Although I believe that apologetics ministries are very important in our world as a way of “preparing the soil” for evangelism, I think there is another area that is much more important.
While the specialty field of “apologetics” often involves using philosophy, science, existential experience etc. to defend the reasonableness of the Christian faith, an apologetic is simply an explanation or a defense of a belief. Any time someone tries to explain why they believe — or even clarify what the gospel is — they are acting as a Christian apologist.
So, what is more important than explaining the gospel to people?
“Witnessing,” at least in my own mind, has gotten too complicated and formulaic. I think we confuse witnessing with explaining gospel doctrine.
So what is the difference between telling people about the gospel and witnessing? A witness doesn’t just tell people what they believe or know or have been taught; a witness tells people what they have personally seen and heard.
When we think of “witnessing,” we need to think of it in the same way we think of a witness in the court room. We need to just tell people what we’ve seen Jesus do in our own lives and the lives of others. That is showing them the power of the gospel. A nice churchy word for this is testimony. A testimony is just the story a witness tells.
Have you ever thought about what the four written gospels in the Bible are? They are eye-witness accounts. (Although Luke’s is put together more like a reported, investigated story like you would find in a magazine.) That’s all they are. The writers of the New Testament probably didn’t know they were writing “The Bible,” they were just writing what they had seen and heard. In fact, when Peter and others were told to keep quiet or go back to jail, they said “We cannot help but speak of what we have seen and heard.”
Anyone can do that! You don’t need seminary training to tell people what you’ve personally seen and heard.
I’m writing this article because I have realized that I spend a lot of time telling people what the gospel is. I tell them about sin, Jesus, the cross etc. I try to help people sort through the hard questions and stumbling blocks that Satan is using to hold them back — all necessary and good. I might even challenge people to accept it for themselves. I’m telling, telling, telling, telling them all about Christianity, but I am not being a witness.
Witnessing is where “the rubber meets the road,” so to speak. All of our doctrine, apologetic arguments etc. might do a good job of laying smooth spiritual asphalt, but a prime road is no good unless someone drives their life-car on it.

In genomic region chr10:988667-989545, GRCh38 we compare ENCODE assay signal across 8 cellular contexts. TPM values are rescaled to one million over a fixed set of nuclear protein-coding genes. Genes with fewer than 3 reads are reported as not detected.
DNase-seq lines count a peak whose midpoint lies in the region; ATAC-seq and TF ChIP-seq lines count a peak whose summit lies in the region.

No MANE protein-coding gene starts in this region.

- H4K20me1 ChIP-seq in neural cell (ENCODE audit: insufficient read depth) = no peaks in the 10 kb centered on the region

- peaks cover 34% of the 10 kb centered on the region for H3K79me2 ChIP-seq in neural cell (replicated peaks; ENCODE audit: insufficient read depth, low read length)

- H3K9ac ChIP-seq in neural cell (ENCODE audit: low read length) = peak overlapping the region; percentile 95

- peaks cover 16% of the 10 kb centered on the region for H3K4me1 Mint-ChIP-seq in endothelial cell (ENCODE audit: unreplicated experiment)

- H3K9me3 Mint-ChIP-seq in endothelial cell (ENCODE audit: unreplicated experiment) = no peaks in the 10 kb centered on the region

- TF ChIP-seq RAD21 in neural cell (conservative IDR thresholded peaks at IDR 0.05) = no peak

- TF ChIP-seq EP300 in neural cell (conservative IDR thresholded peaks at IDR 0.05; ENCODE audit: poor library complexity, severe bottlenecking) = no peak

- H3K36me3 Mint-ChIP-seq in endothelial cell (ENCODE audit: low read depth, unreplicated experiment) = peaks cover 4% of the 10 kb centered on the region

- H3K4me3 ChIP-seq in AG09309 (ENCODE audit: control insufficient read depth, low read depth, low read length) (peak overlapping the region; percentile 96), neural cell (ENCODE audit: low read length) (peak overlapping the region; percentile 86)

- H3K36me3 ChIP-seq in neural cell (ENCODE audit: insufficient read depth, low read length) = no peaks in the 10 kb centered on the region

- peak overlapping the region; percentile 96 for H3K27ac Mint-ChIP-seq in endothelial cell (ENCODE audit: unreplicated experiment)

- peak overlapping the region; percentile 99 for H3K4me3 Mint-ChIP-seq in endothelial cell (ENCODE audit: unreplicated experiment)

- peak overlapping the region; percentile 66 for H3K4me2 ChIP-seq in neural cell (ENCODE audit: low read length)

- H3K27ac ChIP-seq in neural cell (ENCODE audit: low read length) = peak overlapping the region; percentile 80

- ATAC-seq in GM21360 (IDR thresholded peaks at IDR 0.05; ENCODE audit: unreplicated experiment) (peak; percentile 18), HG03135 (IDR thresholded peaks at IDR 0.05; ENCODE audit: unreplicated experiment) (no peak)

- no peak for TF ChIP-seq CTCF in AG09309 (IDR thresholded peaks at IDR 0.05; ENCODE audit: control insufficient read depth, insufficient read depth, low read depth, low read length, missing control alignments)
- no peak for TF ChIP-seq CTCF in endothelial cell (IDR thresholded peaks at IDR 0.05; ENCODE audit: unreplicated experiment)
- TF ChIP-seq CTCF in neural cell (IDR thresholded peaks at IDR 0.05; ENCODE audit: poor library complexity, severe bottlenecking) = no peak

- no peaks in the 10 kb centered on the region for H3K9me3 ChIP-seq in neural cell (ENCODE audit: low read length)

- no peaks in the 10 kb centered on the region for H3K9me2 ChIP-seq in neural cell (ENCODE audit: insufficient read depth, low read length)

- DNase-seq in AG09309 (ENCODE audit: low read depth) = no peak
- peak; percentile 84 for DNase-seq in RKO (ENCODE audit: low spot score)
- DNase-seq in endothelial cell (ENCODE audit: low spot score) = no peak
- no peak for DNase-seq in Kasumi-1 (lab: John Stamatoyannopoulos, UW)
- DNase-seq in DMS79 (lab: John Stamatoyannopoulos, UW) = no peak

And so I’ve been convicted to start sharing my testimony and not just explaining the gospel. Will you? I’m going to start right here and now. I encourage you, that if you can’t articulate what Jesus has done in your life, don’t just think hard about it: write it down! It will help you tell others in the future.
Here is a short version of my testimony:
I grew up in a Christian home. When I was six, I decided I want to “get saved,” so I went down to the front of the church and said a prayer, which I meant, and got baptized. I’m not sure if I understood salvation correctly then or not. I do know that when I was 12, I was very confused. I believed in Jesus for sure, but I kept thinking of salvation as happening at the moment that you say a prayer right and mean it. Even to this day, I’m not sure if it was conviction or confusion causing it, but when I was in seventh grade, I knew I was a sinner and I knew I wanted Jesus so I got down on knees in my bedroom and asked Him to save me. I even got re-baptized and everything.
I didn’t realize at the time, or even for several years, the implications of accepting Jesus. Growing up in a Christian home, I figured that really, not much would change after I “got saved” as I wasn’t into major rebellion or anything like that. I went through phases of increased passion for God and times of malaise. But God had plans for me that I didn’t know about.
When I was 25 I was working a job I didn’t particularly love, but I was by myself a lot. I spent a lot of time thinking about how I could get my dream job in the motocross industry by working for a magazine. But then I started listening to sermons, apologetics talks and lectures every day. My zeal for the Lord skyrocketed. I began to realize just how little I knew and how big God is.
In the summer of 2013 I went to the Ravi Zacharias Summer Institute. By the time it was over, I knew that God wanted me to be an apologist of some sort. I knew there was no way I could go through life without sharing the gospel and defending it as something more than superstitious nonsense. I still don’t know exactly how my ministry will look in the future, but I’ve learned to just leave that to God.
Since I truly stopped resisting God’s call on my life, my whole world has changed. I’m not just saved from sin, I have a purpose. I’ve seen God’s provision in my life and I have learned not to worry. Sometimes I still struggle with wanting more material things, but for the most part, I’ve been set free from the silly competitiveness of the world. It doesn’t matter if I “climb the ladder,” drive a nice car, have a big house — as if there is some cosmic scoreboard that we’re all trying to top. All that matters is I’m God’s and that I’m doing what He wants me to do.
Accepting Christ isn’t just a single moment in time where you get your ticket to heaven, it’s the beginning of real living!
See, there’s nothing fancy there. So what’s your testimony? If you’d like to share it with others, email email@example.com and we’ll share it on the Life in Progress website.